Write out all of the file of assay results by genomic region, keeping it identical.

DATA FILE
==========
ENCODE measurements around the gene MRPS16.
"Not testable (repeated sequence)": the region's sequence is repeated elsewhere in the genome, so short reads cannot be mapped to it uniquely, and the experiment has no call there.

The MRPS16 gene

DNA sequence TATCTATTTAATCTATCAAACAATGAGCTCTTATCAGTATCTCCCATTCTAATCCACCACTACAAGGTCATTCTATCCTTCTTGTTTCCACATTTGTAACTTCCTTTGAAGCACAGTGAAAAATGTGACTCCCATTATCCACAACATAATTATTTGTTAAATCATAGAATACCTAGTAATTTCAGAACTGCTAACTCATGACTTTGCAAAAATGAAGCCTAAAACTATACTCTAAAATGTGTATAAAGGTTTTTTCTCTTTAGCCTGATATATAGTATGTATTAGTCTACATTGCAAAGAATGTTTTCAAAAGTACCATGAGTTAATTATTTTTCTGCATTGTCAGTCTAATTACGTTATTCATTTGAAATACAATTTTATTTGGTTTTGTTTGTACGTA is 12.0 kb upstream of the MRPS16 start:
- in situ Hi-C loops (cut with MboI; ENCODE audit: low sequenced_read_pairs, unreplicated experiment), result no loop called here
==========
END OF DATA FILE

ENCODE measurements around the gene MRPS16.
"Not testable (repeated sequence)": the region's sequence is repeated elsewhere in the genome, so short reads cannot be mapped to it uniquely, and the experiment has no call there.

The MRPS16 gene

DNA sequence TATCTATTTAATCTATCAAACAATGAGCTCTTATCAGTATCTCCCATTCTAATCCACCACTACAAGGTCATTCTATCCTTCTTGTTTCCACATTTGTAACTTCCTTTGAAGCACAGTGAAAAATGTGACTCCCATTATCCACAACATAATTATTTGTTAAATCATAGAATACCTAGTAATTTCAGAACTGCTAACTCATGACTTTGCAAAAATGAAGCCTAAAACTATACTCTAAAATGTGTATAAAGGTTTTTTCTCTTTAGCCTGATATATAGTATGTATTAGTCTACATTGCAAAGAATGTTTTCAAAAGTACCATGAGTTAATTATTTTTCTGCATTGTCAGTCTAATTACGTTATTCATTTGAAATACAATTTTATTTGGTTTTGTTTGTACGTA is 12.0 kb upstream of the MRPS16 start:
- in situ Hi-C loops (cut with MboI; ENCODE audit: low sequenced_read_pairs, unreplicated experiment), result no loop called here